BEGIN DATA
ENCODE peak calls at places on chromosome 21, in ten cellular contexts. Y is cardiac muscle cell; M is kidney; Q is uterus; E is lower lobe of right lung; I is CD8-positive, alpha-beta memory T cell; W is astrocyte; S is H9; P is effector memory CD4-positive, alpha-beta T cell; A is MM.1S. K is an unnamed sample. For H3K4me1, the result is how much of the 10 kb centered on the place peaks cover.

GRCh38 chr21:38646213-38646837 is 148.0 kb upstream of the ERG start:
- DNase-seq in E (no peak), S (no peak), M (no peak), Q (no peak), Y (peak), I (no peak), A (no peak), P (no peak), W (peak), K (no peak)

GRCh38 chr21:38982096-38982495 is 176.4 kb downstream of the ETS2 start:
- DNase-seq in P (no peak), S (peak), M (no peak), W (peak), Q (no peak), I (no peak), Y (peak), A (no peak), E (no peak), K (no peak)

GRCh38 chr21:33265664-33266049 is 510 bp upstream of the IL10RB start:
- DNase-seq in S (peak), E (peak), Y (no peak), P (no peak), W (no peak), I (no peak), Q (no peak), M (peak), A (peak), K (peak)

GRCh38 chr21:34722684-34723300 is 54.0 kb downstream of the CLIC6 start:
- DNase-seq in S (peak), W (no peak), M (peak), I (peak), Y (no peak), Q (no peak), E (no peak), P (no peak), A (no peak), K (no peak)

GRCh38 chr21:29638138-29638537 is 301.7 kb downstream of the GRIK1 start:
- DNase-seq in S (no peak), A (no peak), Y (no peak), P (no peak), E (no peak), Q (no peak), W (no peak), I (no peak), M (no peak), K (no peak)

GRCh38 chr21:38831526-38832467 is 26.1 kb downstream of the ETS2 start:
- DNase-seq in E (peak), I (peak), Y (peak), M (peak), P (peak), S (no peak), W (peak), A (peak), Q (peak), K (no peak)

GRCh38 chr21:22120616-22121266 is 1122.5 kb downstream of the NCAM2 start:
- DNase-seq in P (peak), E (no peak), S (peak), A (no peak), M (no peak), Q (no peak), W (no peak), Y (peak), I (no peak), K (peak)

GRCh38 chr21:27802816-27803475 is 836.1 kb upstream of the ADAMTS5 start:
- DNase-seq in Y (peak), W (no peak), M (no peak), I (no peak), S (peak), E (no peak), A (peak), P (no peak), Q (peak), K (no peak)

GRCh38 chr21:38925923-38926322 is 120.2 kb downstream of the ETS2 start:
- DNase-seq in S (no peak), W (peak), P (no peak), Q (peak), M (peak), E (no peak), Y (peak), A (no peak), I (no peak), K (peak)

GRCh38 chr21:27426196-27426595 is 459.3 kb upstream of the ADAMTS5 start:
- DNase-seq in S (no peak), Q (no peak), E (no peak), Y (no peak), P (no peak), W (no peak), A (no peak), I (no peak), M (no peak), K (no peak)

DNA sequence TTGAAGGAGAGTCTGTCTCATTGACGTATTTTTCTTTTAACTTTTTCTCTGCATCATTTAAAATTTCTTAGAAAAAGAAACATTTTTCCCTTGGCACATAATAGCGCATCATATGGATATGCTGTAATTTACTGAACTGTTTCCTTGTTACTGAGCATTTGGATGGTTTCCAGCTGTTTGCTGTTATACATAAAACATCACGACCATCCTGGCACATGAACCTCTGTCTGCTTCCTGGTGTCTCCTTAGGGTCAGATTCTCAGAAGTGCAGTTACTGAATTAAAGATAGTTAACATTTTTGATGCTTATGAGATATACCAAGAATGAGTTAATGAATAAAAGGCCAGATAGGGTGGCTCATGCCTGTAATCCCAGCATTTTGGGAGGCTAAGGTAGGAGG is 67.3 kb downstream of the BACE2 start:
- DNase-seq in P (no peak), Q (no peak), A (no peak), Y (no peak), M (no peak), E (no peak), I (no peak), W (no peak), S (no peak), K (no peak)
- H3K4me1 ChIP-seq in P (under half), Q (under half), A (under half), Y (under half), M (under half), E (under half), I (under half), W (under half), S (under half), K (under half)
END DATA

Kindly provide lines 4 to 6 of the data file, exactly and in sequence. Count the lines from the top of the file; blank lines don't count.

GRCh38 chr21:38982096-38982495 is 176.4 kb downstream of the ETS2 start:
- DNase-seq in P (no peak), S (peak), M (no peak), W (peak), Q (no peak), I (no peak), Y (peak), A (no peak), E (no peak), K (no peak)

GRCh38 chr21:33265664-33266049 is 510 bp upstream of the IL10RB start: